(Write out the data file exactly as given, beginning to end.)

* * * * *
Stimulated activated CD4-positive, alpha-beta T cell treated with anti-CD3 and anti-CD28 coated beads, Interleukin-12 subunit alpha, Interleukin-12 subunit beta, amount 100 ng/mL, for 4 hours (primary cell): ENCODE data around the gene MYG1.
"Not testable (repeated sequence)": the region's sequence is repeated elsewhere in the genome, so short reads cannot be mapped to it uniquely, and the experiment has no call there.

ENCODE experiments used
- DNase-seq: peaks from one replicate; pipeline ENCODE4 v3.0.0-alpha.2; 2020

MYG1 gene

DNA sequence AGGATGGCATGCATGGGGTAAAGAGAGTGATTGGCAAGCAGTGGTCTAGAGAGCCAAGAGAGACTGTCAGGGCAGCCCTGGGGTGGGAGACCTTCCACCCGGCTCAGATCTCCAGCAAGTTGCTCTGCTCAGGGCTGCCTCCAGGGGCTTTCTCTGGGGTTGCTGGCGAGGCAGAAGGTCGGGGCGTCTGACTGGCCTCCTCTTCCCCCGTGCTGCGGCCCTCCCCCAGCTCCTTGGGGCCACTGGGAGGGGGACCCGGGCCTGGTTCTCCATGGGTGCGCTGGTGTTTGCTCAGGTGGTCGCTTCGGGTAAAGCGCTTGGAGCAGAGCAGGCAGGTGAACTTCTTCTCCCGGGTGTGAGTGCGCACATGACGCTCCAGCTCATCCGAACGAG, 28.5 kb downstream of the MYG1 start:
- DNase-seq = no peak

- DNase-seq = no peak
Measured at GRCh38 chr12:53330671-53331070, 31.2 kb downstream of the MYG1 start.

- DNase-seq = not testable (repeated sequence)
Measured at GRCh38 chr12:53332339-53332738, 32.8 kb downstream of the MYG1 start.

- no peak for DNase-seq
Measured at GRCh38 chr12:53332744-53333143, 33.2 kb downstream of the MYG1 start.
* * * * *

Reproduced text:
Stimulated activated CD4-positive, alpha-beta T cell treated with anti-CD3 and anti-CD28 coated beads, Interleukin-12 subunit alpha, Interleukin-12 subunit beta, amount 100 ng/mL, for 4 hours (primary cell): ENCODE data around the gene MYG1.
"Not testable (repeated sequence)": the region's sequence is repeated elsewhere in the genome, so short reads cannot be mapped to it uniquely, and the experiment has no call there.

ENCODE experiments used
- DNase-seq: peaks from one replicate; pipeline ENCODE4 v3.0.0-alpha.2; 2020

MYG1 gene

DNA sequence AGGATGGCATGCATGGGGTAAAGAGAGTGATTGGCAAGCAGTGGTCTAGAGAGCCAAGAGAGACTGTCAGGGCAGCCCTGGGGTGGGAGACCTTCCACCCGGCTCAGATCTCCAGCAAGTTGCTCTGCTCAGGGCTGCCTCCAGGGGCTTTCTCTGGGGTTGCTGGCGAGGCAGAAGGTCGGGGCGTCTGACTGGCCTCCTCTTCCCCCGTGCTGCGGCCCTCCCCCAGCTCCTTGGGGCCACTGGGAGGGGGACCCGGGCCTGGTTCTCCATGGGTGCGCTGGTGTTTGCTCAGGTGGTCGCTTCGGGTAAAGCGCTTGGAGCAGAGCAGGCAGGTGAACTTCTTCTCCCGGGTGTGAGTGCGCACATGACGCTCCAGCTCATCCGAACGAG, 28.5 kb downstream of the MYG1 start:
- DNase-seq = no peak

- DNase-seq = no peak
Measured at GRCh38 chr12:53330671-53331070, 31.2 kb downstream of the MYG1 start.

- DNase-seq = not testable (repeated sequence)
Measured at GRCh38 chr12:53332339-53332738, 32.8 kb downstream of the MYG1 start.

- no peak for DNase-seq
Measured at GRCh38 chr12:53332744-53333143, 33.2 kb downstream of the MYG1 start.